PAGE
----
Walker argues that the sending of the November 12th e-mail cannot be considered "filing a complaint" because plaintiff testified in her deposition that her intention in sending the e-mail was not to complain that she had been the victim of race discrimination or of any other type of discrimination, but rather to ask Walker to reconsider and give her a raise or a promotion. In addition, she acknowledged that she could not have been participating in a "protected activity" at the time she sent the e-mail because no investigation or proceeding existed.

   Walker also contends that plaintiff did not engage in "oppositional" activities because she was not opposing a practice made unlawful by Title VII or FEHA. Walker asserts that a demand for a specific outcome — here, a raise and promotion — that is not tied to actual discrimination cannot be protected activity. Walker argues in addition that the act of sending confidential information outside of Apple was not protected because Apple's interest in maintaining the confidentiality of employee records outweighs any interest plaintiff might have had in sharing that information with third parties. Thus, Walker asserts, plaintiff's conduct in accessing, using, and disclosing the private information of her colleagues for her own purposes cannot be considered a reasonable good faith protestation.

   Walker argues further that plaintiff cannot show that he was responsible for any alleged adverse action. He notes that plaintiff admitted in her deposition that she was not demoted as a result of the investigation concerning her handling of confidential material, and that she did not suffer any loss of pay grade, or loss of any money whatsoever — her title, office, and compensation remained the same. Walker contends that the acts of promulgating new department-wide personnel policies, disabling access to Apple during the period of paid suspension, changing computer access to coincide with a new assignment, and conducting an investigation that resulted in no discipline, had nothing to do with Walker and cannot be said to have had a substantial and adverse material effect on plaintiff's employment.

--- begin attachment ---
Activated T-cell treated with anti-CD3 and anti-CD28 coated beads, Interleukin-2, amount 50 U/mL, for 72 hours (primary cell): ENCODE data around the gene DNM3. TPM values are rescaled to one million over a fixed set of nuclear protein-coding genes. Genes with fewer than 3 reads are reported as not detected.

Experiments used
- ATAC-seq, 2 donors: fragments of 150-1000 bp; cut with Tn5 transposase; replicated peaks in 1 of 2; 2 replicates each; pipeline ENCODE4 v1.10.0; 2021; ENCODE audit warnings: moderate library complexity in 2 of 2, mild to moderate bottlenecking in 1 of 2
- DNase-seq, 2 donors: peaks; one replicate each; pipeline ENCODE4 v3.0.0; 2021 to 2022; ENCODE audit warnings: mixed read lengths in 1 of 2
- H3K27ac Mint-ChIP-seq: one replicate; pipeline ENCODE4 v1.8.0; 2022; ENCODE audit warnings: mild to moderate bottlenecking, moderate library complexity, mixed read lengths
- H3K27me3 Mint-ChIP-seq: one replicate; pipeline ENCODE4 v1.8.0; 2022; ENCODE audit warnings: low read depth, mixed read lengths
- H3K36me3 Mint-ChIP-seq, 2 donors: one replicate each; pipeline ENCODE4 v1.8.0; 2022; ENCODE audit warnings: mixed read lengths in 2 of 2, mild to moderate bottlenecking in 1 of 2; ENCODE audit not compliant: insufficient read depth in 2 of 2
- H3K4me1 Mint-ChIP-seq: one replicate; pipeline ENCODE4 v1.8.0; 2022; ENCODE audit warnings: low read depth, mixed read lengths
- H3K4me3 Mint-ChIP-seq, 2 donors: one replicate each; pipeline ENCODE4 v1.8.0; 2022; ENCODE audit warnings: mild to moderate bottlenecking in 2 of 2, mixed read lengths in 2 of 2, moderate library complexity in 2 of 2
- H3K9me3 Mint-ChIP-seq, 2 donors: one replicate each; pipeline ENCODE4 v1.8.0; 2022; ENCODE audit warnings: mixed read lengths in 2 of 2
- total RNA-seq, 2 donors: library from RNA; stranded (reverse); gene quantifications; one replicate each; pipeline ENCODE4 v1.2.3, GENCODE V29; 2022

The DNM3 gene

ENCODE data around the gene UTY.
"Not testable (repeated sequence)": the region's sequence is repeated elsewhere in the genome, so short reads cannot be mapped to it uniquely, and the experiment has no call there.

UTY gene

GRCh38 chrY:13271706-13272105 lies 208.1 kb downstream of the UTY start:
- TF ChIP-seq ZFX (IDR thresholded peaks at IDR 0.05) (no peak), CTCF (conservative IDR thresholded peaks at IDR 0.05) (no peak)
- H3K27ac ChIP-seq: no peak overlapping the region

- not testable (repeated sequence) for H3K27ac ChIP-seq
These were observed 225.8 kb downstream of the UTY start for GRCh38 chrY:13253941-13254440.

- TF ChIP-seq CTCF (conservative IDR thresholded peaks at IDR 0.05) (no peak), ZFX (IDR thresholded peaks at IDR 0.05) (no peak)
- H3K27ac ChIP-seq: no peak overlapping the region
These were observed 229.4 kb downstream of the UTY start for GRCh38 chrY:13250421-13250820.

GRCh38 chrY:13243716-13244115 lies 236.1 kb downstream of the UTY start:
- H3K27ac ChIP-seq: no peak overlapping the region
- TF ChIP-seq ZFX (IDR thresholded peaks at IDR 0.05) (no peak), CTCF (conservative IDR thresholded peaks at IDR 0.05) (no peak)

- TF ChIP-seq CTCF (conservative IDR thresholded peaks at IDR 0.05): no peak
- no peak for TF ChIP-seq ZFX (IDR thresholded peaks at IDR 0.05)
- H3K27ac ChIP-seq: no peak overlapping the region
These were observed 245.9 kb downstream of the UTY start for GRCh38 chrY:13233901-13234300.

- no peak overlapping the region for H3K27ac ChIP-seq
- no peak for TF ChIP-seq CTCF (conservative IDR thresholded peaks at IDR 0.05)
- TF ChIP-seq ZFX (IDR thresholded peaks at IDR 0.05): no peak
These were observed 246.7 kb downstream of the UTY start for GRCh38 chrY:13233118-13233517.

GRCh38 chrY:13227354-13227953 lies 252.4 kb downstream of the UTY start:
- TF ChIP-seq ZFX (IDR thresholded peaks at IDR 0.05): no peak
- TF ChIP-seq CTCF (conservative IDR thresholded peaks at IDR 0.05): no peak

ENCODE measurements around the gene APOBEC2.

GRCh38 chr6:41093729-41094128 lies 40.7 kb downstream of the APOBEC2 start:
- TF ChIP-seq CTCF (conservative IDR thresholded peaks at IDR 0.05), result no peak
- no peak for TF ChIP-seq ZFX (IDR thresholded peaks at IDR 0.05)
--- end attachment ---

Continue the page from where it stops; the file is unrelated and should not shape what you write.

Finally, with regard to any possible claim that plaintiff might make that she was laid off in retaliation for engaging in protected activity,*fn5 Walker argues that the evidence shows he was not involved in the decision to lay her off. Both Walker and Burmeister state in their declarations that Burmeister made the decision to lay plaintiff off.

   In response, plaintiff argues that she did engage in protected activity, and that she did suffer an adverse action. She contends that the November 12th e-mail specifically identified non-African-American employees in the Compensation Group who were paid more than plaintiff was, despite the fact that she had an MBA, six years of compensation experience, and a "certification" in compensation.*fn6 She claims that the e-mail "substantively functioned as a complaint," regardless of whether she herself actually characterized it as such. She maintains that the e-mail was an attempt to bring potential discrimination to the attention of someone in a position to remedy the situation, and that the question whether her belief that she was discriminated against was in good faith and sincere presents a triable issue of fact that precludes summary judgment.